Partisan Concerns Don’t Outweigh Voters’ Rights

     CHICAGO (CN) – Indiana’s “partisan balance” method for electing judges to Marion County court, allowing the major parties to nominate half of the candidates, is unconstitutional, the Seventh Circuit ruled.
     Indiana Code § 33-33-49-13, also known as the Partisan Balance Statute, establishes a unique system for electing judges to Marion Superior Court in Marion County, Indiana.
     Under this system, primary election voters do not vote for as many candidates as there are persons to be elected to office in the general election.
     Instead, the Democratic and Republican parties nominate the candidates for half of the eligible seats on the 32-seat Marion Superior Court – eight seats each.
     This system effectively makes it impossible for a minor-party candidate to make it on the general election ballot. In 40 years, there have been only two elections where a minor-party candidate made it past the primary.
     “Thus, in every election since the State adopted the Partisan Balance Statute, the Republican and Democratic parties have each nominated candidates for half of the open seats on the Marion Superior Court. In every general election, all of the Republican and Democratic nominees were elected,” U.S. District Judge Theresa Springmann said, writing for the three-judge panel.
     Common Cause Indiana, represented by the American Civil Liberties Union of Indiana, challenged the law’s constitutionality in November 2012.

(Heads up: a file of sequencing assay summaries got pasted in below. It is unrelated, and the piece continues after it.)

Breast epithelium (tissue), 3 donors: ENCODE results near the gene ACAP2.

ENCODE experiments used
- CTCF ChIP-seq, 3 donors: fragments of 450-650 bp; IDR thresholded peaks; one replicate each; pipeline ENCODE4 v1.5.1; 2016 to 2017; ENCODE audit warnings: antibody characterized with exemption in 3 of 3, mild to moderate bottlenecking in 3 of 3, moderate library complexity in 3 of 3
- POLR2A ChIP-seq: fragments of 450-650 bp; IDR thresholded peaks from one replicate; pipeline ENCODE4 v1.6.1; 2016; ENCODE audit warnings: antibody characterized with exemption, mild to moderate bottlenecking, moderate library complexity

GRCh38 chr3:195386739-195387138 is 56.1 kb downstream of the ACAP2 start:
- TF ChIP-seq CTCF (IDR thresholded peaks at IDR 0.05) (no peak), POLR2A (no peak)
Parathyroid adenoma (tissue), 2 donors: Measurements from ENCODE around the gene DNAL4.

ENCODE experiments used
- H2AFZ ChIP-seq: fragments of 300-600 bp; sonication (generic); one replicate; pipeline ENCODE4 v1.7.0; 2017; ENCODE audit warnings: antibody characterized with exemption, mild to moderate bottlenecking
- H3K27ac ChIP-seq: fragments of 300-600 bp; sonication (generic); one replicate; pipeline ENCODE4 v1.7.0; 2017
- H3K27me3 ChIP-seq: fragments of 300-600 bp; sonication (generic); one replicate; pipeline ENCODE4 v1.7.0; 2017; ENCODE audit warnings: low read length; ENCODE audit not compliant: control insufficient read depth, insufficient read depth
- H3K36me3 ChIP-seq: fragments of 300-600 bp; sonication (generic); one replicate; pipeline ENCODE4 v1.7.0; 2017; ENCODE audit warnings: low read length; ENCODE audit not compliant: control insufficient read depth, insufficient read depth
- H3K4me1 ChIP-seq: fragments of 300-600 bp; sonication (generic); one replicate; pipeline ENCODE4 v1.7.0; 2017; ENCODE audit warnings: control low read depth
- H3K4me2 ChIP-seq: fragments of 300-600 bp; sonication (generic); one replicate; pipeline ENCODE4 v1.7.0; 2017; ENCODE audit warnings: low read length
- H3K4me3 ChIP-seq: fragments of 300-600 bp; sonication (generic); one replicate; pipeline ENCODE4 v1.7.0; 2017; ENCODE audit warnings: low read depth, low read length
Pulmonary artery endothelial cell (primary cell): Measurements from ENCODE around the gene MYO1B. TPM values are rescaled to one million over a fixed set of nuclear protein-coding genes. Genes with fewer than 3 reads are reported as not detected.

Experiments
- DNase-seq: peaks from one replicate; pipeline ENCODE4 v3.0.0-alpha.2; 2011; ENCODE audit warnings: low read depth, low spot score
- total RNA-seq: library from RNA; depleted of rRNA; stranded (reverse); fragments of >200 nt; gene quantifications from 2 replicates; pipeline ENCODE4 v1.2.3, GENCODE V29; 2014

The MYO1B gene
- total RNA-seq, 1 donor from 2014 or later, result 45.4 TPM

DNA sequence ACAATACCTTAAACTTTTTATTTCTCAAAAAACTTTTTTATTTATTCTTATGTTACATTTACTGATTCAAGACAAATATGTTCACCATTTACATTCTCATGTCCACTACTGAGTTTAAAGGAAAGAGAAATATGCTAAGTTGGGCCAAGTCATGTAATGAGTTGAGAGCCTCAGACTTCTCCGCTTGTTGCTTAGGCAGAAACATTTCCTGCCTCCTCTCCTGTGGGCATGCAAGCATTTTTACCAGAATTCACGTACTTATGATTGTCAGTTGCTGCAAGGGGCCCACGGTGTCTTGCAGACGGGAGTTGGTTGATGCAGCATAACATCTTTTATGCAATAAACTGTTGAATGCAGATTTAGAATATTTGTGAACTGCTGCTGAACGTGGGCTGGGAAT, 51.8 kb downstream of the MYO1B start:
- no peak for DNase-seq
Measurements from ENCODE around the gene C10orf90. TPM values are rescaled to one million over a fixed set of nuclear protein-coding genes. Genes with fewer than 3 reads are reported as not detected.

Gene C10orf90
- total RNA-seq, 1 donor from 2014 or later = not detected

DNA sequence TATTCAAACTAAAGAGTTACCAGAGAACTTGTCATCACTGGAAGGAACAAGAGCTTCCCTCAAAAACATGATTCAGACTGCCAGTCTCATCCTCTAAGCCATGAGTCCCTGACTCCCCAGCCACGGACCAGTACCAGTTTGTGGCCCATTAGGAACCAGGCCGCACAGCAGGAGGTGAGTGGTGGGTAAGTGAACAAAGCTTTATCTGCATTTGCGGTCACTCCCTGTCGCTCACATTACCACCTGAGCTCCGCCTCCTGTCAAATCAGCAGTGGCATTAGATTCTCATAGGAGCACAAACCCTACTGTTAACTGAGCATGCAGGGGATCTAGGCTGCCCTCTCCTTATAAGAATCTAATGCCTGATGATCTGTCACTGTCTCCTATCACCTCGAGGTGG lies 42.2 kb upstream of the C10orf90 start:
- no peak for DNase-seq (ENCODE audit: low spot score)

It won a permanent injunction from a federal judge, and the Seventh Circuit affirmed Wednesday that the law is unconstitutional.
     “When an election law reduces or forecloses the opportunity for electoral choice, it restricts a market where a voter might effectively and meaningfully exercise his choice between competing ideas or candidates, and thus severely burdens the right to vote,” Springmann said.
     Springmann’s opinion was joined by Circuit Judges Ilana Rovner, and Michael Kanne.
     Indiana argued that there is no constitutional right to a contested election, or the right to vote for any party for every available seat in an election.
     But the Seventh Circuit disagreed given the restrictions the statute places on voters’ freedom of choice.
     “When a voter’s lack of electoral choice in an election is the consequence of electoral politics and private decisions without government interference, it is merely a function of the marketplace at work,” Springmann said. “However, where the electoral scheme interferes with the marketplace by restricting the number of candidates a party may nominate, and thus hinders electoral choice by which voters would have the opportunity to choose between competing alternatives that would have otherwise existed, the State has severely burdened the voter’s ability to cast a meaningful and effective vote.”
     The court also rejected the state’s contention that the statute promotes public confidence in the impartiality of the law by preventing one party from sweeping all of the seats.
     Springmann said there was no “evidence that a litigant complained of bias or prejudice on the part of a judge based upon party affiliation.”
     “We disagree that partisan balance in the context of judicial elections improves the public’s confidence in an impartial judiciary. The emphasis on partisan balance could just as easily damage public confidence in the impartiality of the court,” the 32-page opinion concluded.
     ACLU of Indiana legal director Ken Falk said in a statement, “There is no more important right in our Constitution than that of exercising a meaningful vote. We are very pleased that the Court’s decision forcefully reaffirms that right.”

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